"We are all educators and whether a member is a paraprofessional or a teacher just starting out, we don't have four or five thousand extra dollars sitting in our checking accounts," said Gwendolyn Jimerson, Parapro Vice President and Family Services Provider for Head Start.


"The landlords really fought back hard against this ordinance, but we've got to make sure that our families and our coworkers can work and live in Seattle."
Our efforts helped pass the new ordinance, which goes into effect this month.
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New project brings books to students who are homeless

"With about 25% of Northgate students 
currently experiencing homelessness, I got 
to thinking about what reading resources they have outside of their school day," said Kate Eads, teacher librarian at Northgate Elementary (@EadsReads).  
 
Eads, a member of the SEA Center for Race and Equity Planning and Design team, and Kristine McLane, librarian at North Beach, are now launching a Mary's Place Leveled Children's Library, and have started a Thursday StoryTime in their Kids Club. 5th graders at North Beach are joining in the project as well. The team is also putting together waterproof and move-able tubs for the two Tent Cities that welcome families.
 
"This started with a hallway conversation with my principal, moved to getting permission from Mary's Place and Tent City 3, then spread to getting the word out among colleagues. It was then that I connected with the North Beach teacher-librarian, Kristine McLane, who offered to pull in the North Beach student and parent community."

Eads then created a Facebook page ( www.facebook.com/mptclibraries) to spread the word much wider. Librarians are now scanning their shelves for suitable donations, parents are dropping off books from their kids' collections, and other educators have signed up to read at Story Time.

"No matter what we do within our schools and classrooms to increase learning opportunities - to break down the inequitable distribution of resources, for example - we are still facing an epic monster of inequity outside our school doors," said Eads. "This project pushes into that space."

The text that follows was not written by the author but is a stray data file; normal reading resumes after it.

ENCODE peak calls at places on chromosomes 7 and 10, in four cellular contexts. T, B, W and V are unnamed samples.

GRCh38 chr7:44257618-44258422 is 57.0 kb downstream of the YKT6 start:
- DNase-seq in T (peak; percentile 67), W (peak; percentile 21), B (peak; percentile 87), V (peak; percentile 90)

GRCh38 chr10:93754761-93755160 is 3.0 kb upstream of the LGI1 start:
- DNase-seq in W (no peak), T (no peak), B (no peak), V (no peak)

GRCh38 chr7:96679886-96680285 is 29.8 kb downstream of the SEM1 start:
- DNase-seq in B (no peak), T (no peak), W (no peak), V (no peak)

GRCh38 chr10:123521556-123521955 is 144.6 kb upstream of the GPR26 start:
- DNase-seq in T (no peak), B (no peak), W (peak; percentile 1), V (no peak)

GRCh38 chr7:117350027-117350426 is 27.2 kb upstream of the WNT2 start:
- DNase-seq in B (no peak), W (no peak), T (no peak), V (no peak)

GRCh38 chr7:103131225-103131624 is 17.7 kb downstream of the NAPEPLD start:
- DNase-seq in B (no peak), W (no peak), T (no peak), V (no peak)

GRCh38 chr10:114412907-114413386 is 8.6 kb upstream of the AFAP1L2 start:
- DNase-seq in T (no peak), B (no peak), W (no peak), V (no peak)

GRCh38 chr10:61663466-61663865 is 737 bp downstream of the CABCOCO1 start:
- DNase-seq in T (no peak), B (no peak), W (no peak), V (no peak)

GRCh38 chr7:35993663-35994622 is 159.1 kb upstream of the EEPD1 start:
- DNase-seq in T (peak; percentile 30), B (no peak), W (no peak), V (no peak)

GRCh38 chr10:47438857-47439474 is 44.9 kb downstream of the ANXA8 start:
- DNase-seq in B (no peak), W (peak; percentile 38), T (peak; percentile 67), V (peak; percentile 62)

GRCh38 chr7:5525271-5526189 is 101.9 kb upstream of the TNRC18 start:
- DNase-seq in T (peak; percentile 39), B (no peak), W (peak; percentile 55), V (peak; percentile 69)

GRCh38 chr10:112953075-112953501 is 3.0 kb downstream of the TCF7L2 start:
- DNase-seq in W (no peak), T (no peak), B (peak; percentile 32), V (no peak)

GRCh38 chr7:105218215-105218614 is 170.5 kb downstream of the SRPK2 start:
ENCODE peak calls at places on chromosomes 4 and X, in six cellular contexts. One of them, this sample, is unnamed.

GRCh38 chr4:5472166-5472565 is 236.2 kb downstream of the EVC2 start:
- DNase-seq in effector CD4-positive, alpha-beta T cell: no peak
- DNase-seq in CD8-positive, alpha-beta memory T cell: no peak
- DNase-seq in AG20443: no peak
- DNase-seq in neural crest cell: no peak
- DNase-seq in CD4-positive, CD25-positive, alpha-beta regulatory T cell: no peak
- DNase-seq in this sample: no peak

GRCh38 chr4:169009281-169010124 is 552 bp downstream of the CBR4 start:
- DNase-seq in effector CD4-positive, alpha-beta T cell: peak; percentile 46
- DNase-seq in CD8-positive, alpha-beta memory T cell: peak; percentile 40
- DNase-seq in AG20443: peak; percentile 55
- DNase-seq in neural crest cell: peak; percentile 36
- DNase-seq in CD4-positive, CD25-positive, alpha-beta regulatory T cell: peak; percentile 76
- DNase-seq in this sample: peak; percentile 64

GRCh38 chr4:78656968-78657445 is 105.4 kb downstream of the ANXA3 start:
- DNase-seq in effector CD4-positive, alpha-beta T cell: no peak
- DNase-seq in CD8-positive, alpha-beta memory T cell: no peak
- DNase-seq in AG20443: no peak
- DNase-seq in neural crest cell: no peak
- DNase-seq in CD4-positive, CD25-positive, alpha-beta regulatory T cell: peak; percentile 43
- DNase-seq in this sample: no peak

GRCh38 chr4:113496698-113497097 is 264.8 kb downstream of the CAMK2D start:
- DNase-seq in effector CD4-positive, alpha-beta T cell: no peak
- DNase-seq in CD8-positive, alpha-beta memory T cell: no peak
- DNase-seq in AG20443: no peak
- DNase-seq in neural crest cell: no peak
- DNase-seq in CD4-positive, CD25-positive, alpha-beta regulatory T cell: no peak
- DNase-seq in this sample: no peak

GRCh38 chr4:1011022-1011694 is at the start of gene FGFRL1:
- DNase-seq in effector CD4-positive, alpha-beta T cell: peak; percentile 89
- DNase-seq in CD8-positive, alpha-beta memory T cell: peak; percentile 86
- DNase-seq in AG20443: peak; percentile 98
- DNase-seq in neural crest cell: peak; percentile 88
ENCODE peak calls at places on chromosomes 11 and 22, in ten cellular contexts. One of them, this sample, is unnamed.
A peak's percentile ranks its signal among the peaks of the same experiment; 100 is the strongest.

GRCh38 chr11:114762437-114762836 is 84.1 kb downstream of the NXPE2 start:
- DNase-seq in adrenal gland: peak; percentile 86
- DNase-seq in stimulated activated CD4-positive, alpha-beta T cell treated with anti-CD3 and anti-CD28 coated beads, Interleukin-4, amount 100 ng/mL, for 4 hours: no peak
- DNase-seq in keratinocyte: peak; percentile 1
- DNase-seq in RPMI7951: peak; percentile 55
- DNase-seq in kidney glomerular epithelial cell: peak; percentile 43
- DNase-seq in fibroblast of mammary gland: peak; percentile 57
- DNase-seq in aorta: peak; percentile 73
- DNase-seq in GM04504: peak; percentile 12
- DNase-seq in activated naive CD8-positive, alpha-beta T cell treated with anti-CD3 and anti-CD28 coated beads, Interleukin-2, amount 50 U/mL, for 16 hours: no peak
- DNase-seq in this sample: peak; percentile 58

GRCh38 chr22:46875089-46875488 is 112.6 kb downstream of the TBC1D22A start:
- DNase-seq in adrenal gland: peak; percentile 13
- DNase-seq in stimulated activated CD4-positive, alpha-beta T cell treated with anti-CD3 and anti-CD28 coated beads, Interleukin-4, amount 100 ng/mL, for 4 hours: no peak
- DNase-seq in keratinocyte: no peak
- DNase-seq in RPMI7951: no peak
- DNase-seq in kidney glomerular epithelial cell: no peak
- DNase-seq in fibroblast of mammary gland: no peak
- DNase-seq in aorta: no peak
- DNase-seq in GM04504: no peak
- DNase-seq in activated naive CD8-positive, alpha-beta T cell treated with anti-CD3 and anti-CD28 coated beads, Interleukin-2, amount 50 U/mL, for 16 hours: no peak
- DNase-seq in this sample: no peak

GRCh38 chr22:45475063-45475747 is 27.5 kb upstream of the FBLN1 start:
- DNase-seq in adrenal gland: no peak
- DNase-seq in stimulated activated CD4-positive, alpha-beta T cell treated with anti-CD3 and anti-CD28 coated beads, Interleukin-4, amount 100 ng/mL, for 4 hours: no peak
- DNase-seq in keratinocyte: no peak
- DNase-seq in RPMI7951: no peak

Go to www.facebook.com/mptclibraries  to find out how to contribute.
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New ESA caseload language makes the difference
 
"Our new caseload language was a major win in contract bargaining," said Vaughan Amare, psychologist. "Our ESA caseloads  (including the Educational Staff Associates of school psychologists, occupational therapists, physical therapists and audiologists) have grown out of control, and we are so grateful for how our SEA colleagues rallied around us and won enforceable caseload caps."

Enforceable caseloads are a real change, so we knew our contract would be put to the test immediately.

As the ESA groups reviewed staffing levels last spring, we saw that one of the smallest groups, the audiologists, should have had an additional .75 FTE.
When special ed administration initially resisted paying out the FTE, we filed a grievance together as ESAs.

 "All the ESA groups contributed critical input to the discussion on caseload language," said Elspeth Trejo-Savani, SLP. "Making sure we got the right language for each group gave us clear grounds to pursue a grievance."